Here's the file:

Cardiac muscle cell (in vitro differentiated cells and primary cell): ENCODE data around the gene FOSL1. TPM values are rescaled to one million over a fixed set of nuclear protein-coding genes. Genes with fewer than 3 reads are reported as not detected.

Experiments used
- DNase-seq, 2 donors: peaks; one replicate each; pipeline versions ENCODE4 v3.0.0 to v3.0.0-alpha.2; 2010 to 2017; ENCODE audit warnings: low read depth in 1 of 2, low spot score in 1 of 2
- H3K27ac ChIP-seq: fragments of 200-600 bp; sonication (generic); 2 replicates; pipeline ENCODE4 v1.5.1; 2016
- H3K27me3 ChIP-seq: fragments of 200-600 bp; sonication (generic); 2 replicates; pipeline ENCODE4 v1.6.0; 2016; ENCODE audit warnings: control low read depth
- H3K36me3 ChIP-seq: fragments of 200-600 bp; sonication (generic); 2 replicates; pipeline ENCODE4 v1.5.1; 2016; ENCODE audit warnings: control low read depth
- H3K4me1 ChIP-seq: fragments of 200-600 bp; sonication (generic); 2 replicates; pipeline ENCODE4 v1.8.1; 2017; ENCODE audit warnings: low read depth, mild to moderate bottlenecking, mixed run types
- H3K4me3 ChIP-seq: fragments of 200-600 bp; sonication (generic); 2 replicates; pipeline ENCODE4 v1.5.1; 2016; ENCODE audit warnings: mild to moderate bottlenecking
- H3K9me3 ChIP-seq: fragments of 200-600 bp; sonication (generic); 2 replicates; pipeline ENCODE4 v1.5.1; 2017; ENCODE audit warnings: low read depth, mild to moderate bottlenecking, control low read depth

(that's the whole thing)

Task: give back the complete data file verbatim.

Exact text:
Cardiac muscle cell (in vitro differentiated cells and primary cell): ENCODE data around the gene FOSL1. TPM values are rescaled to one million over a fixed set of nuclear protein-coding genes. Genes with fewer than 3 reads are reported as not detected.

Experiments used
- DNase-seq, 2 donors: peaks; one replicate each; pipeline versions ENCODE4 v3.0.0 to v3.0.0-alpha.2; 2010 to 2017; ENCODE audit warnings: low read depth in 1 of 2, low spot score in 1 of 2
- H3K27ac ChIP-seq: fragments of 200-600 bp; sonication (generic); 2 replicates; pipeline ENCODE4 v1.5.1; 2016
- H3K27me3 ChIP-seq: fragments of 200-600 bp; sonication (generic); 2 replicates; pipeline ENCODE4 v1.6.0; 2016; ENCODE audit warnings: control low read depth
- H3K36me3 ChIP-seq: fragments of 200-600 bp; sonication (generic); 2 replicates; pipeline ENCODE4 v1.5.1; 2016; ENCODE audit warnings: control low read depth
- H3K4me1 ChIP-seq: fragments of 200-600 bp; sonication (generic); 2 replicates; pipeline ENCODE4 v1.8.1; 2017; ENCODE audit warnings: low read depth, mild to moderate bottlenecking, mixed run types
- H3K4me3 ChIP-seq: fragments of 200-600 bp; sonication (generic); 2 replicates; pipeline ENCODE4 v1.5.1; 2016; ENCODE audit warnings: mild to moderate bottlenecking
- H3K9me3 ChIP-seq: fragments of 200-600 bp; sonication (generic); 2 replicates; pipeline ENCODE4 v1.5.1; 2017; ENCODE audit warnings: low read depth, mild to moderate bottlenecking, control low read depth